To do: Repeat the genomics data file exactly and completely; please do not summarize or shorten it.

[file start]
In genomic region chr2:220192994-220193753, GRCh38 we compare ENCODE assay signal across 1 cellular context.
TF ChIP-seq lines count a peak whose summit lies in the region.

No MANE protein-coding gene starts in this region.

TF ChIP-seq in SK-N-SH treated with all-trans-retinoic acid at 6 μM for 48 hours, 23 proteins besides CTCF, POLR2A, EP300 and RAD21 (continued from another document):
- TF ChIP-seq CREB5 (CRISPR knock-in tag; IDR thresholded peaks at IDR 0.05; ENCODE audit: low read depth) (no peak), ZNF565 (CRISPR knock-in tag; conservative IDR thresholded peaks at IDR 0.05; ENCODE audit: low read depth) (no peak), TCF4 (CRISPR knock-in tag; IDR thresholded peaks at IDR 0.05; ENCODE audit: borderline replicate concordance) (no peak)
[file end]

In genomic region chr2:220192994-220193753, GRCh38 we compare ENCODE assay signal across 1 cellular context.
TF ChIP-seq lines count a peak whose summit lies in the region.

No MANE protein-coding gene starts in this region.

TF ChIP-seq in SK-N-SH treated with all-trans-retinoic acid at 6 μM for 48 hours, 23 proteins besides CTCF, POLR2A, EP300 and RAD21 (continued from another document):
- TF ChIP-seq CREB5 (CRISPR knock-in tag; IDR thresholded peaks at IDR 0.05; ENCODE audit: low read depth) (no peak), ZNF565 (CRISPR knock-in tag; conservative IDR thresholded peaks at IDR 0.05; ENCODE audit: low read depth) (no peak), TCF4 (CRISPR knock-in tag; IDR thresholded peaks at IDR 0.05; ENCODE audit: borderline replicate concordance) (no peak)